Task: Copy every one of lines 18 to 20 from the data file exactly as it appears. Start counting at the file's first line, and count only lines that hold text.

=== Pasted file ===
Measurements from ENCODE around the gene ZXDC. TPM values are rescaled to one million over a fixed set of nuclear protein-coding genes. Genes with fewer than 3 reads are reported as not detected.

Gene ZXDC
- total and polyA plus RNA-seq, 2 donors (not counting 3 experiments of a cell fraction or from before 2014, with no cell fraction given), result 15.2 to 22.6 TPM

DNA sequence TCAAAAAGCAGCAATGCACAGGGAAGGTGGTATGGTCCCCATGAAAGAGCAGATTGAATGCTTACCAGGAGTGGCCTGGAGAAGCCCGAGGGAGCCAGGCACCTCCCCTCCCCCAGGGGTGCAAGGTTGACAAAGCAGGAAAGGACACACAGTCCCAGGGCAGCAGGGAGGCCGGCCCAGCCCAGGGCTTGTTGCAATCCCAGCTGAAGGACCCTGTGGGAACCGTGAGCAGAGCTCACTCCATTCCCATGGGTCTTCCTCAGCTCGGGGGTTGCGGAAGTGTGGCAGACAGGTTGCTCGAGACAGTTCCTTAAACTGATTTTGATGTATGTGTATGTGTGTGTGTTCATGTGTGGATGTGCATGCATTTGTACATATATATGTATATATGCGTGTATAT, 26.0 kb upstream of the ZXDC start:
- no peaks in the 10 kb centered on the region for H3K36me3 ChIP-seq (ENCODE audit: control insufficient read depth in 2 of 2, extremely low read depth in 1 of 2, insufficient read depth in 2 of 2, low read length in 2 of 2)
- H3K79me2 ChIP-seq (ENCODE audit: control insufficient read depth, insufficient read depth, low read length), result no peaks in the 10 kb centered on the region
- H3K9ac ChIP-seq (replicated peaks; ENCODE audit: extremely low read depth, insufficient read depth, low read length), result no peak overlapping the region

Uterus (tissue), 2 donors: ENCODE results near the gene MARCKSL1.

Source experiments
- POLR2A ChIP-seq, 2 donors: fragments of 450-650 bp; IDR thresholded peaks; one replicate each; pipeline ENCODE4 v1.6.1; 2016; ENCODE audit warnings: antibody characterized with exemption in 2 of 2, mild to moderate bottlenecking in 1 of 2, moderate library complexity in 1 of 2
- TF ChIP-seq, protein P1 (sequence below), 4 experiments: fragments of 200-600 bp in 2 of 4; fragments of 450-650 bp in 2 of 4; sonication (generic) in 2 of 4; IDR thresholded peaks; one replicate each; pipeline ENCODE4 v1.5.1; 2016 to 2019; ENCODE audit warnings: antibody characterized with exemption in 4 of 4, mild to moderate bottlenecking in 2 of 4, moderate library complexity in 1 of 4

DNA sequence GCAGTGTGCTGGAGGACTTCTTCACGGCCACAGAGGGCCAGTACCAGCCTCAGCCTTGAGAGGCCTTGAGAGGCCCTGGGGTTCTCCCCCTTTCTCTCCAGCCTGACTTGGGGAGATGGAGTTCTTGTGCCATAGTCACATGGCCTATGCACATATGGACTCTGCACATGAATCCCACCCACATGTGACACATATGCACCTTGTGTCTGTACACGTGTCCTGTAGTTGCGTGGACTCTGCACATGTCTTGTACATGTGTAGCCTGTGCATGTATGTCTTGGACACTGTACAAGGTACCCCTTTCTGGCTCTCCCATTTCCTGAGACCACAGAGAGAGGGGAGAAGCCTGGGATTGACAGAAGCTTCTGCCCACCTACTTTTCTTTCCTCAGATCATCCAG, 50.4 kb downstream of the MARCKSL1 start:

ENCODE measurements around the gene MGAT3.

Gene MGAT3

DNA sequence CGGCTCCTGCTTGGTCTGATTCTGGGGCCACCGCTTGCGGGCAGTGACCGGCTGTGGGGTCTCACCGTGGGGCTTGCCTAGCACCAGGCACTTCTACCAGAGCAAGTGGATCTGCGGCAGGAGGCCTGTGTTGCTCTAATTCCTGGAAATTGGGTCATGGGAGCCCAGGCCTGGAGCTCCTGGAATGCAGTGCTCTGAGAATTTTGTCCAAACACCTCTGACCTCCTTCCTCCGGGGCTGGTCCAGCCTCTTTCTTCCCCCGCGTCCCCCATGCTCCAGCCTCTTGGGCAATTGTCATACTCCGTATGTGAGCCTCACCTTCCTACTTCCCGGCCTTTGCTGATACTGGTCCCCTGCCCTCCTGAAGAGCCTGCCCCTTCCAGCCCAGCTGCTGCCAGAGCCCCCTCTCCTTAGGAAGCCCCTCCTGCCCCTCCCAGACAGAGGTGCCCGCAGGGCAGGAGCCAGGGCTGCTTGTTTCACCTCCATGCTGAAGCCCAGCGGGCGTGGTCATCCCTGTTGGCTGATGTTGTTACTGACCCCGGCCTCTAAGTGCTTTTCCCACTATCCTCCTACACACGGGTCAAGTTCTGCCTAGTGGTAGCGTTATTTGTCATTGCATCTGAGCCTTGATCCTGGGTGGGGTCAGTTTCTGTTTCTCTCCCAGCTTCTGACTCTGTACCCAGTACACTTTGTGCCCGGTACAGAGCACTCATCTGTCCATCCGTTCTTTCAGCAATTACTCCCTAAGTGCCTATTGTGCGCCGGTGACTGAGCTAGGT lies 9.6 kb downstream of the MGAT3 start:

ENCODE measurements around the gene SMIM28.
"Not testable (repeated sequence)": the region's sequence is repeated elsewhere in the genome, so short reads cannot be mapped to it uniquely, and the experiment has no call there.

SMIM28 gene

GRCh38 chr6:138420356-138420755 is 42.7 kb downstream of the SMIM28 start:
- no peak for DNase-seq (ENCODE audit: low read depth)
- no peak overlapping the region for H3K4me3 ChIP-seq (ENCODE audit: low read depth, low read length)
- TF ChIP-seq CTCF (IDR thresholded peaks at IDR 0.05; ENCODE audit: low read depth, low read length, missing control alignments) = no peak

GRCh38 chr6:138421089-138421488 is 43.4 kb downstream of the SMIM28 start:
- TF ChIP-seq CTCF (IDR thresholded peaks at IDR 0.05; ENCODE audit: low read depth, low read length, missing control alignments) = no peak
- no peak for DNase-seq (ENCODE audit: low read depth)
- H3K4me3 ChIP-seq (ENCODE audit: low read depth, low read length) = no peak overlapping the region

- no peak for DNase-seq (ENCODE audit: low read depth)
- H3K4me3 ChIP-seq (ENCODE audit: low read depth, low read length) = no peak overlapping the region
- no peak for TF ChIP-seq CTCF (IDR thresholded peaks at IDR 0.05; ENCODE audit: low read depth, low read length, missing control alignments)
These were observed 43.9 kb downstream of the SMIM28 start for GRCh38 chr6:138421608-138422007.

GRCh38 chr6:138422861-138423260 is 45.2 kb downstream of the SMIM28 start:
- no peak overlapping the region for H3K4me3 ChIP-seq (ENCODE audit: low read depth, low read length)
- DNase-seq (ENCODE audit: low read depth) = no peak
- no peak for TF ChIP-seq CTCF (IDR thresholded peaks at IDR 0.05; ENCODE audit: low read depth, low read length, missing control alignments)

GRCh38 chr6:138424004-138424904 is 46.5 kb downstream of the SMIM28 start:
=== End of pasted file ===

SMIM28 gene

GRCh38 chr6:138420356-138420755 is 42.7 kb downstream of the SMIM28 start:
- no peak for DNase-seq (ENCODE audit: low read depth)